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Earth NASA Science

NASA-Funded Study Investigates Collapse of Industrial Civilization 401

Posted by Soulskill
from the gotta-clear-out-the-barbarians-before-settling-another-city dept.
Snirt writes "A new study (PDF) sponsored by NASA's Goddard Space Flight Center has highlighted the prospect that global industrial civilization could collapse in coming decades due to unsustainable resource exploitation and increasingly unequal wealth distribution. Noting that warnings of 'collapse' are often seen to be fringe or controversial, the study attempts to make sense of compelling historical data showing that 'the process of rise-and-collapse is actually a recurrent cycle found throughout history.' Cases of severe civilizational disruption due to 'precipitous collapse — often lasting centuries — have been quite common.' They say, 'Technological change can raise the efficiency of resource use, but it also tends to raise both per capita resource consumption and the scale of resource extraction, so that, absent policy effects, the increases in consumption often compensate for the increased efficiency of resource use.' After running simulations on the survivability of various types of civilizations, the researchers found that for the type most resembling ours, 'collapse is difficult to avoid.'"
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NASA-Funded Study Investigates Collapse of Industrial Civilization

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  • Manners (Score:4, Interesting)

    by Anonymous Coward on Saturday March 15, 2014 @12:52PM (#46493413)

    “A dying culture invariably exhibits personal rudeness. Bad manners. Lack of consideration for others in minor matters. A loss of politeness, of gentle manners, is more significant than is a riot.”

      Robert A. Heinlein, Friday

    • Re:Manners (Score:5, Interesting)

      by vux984 (928602) on Saturday March 15, 2014 @01:56PM (#46493907)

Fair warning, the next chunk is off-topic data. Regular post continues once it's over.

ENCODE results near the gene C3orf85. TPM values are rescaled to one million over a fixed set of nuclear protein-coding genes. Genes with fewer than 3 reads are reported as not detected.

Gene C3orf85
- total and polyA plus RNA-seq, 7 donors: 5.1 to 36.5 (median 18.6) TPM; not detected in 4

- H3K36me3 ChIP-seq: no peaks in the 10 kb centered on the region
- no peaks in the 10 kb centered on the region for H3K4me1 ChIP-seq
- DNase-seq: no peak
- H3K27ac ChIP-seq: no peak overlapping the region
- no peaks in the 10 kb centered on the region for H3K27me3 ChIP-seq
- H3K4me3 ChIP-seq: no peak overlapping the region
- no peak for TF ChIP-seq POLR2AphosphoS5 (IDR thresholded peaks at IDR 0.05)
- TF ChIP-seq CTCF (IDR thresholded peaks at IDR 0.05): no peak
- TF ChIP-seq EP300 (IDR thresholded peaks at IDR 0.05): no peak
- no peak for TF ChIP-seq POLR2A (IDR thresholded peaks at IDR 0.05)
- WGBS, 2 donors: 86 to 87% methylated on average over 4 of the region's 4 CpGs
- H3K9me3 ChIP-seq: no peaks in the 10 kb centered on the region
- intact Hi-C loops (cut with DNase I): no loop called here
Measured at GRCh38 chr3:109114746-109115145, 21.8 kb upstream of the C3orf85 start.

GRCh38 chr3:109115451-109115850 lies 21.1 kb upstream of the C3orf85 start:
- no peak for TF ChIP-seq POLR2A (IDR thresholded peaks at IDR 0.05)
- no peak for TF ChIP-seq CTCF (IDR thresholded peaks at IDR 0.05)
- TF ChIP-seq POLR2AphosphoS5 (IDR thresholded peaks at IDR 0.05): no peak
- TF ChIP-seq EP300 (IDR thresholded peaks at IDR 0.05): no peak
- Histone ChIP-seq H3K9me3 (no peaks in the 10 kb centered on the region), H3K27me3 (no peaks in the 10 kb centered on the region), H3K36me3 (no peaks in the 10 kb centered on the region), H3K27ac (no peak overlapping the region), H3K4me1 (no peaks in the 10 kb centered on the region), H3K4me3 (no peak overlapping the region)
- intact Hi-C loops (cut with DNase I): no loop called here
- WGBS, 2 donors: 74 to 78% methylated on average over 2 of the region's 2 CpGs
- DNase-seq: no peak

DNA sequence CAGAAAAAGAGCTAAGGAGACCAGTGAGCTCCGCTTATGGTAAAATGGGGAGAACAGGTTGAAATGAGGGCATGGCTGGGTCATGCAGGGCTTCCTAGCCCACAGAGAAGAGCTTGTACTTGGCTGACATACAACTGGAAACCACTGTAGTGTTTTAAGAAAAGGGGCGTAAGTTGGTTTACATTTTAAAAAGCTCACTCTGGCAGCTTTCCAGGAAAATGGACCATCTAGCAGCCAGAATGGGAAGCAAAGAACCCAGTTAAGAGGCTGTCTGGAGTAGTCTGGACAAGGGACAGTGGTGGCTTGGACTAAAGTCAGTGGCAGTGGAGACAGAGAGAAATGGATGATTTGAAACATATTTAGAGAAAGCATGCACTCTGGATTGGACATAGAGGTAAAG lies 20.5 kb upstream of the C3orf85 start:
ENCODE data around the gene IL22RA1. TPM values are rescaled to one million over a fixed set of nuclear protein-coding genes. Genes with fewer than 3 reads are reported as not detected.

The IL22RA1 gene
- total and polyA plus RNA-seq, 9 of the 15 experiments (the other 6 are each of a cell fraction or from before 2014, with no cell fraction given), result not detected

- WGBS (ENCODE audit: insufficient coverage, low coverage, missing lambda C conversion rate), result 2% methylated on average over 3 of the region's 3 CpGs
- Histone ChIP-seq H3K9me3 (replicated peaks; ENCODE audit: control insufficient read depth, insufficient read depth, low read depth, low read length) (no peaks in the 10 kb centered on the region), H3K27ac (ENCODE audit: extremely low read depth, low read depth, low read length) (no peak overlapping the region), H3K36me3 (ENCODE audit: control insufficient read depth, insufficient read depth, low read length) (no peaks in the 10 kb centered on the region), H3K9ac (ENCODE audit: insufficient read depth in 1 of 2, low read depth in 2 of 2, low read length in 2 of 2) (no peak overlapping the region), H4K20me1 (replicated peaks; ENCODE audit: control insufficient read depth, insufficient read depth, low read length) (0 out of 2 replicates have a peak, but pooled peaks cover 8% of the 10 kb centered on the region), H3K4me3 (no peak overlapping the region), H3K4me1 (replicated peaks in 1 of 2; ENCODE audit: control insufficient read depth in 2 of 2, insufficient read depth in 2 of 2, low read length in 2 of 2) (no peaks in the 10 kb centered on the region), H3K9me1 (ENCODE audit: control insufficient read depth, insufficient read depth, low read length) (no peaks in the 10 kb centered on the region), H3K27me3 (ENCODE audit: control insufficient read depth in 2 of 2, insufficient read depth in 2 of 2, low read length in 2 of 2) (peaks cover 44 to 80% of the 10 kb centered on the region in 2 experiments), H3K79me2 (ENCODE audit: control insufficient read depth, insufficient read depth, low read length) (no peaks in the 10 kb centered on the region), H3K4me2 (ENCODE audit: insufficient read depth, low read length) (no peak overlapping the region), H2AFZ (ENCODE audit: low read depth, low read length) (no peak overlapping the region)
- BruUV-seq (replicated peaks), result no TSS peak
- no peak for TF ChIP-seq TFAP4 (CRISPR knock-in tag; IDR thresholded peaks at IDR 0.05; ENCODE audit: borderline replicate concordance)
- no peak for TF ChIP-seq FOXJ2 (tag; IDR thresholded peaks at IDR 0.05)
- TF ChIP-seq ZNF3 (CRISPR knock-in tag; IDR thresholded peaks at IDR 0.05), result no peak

To be fair, Heinlein also wrote that all the moral and ethical problems inherent in transplanting a brain from an old man to the body of a just-deceased young woman - such as how the womans family and loved ones would cope -- could all be resolved by fucking them.

      Of course, that novel also speculated that the deceased personality would still inhabit the body, despite the brain transplant too.

      I mean, really, the premise was excellent, the opportunity to explore the social and technical ramifications of such a brain transplant would be classic SF material ... the direction Heinlein went with it was pretty weaksauce. And he went "that same direction" in an awful lot of his later work.

      Don't get me wrong, I like a lot of Heinlein's work, but nearly everything after Stranger in a Strange Land is a bit off the rails.

    • Re:Manners (Score:5, Interesting)

      by stenvar (2789879) on Saturday March 15, 2014 @02:06PM (#46493961)

      Well, Heinlein is right, though not in the way he probably intended it.

      In totalitarian regimes or anarchies, people have to be polite even if they are wronged because if they don't, they'll get hurt.

      If they are lucky, those cultures then develop into wealthy, liberal societies. In those kinds of societies, people have some degree of free speech and personal security, so they feel free to speak up and speak their mind, even if it offends people.

      Eventually, wealthy and liberal societies come to an end for other reasons. People like Heinlein are then looking for causes and misattribute the fall to whatever negative social phenomena they observed prior to the fall.

      So, a period of "rudeness" usually precedes the fall of a great civilization, but there is no causal relationship: rudeness doesn't cause the fall, and the fall doesn't cause rudeness.

      • Re:Manners (Score:5, Interesting)

        by dfenstrate (202098) <{dfenstrate} {at} {gmail.com}> on Saturday March 15, 2014 @05:59PM (#46495279)

        Eventually, wealthy and liberal societies come to an end for other reasons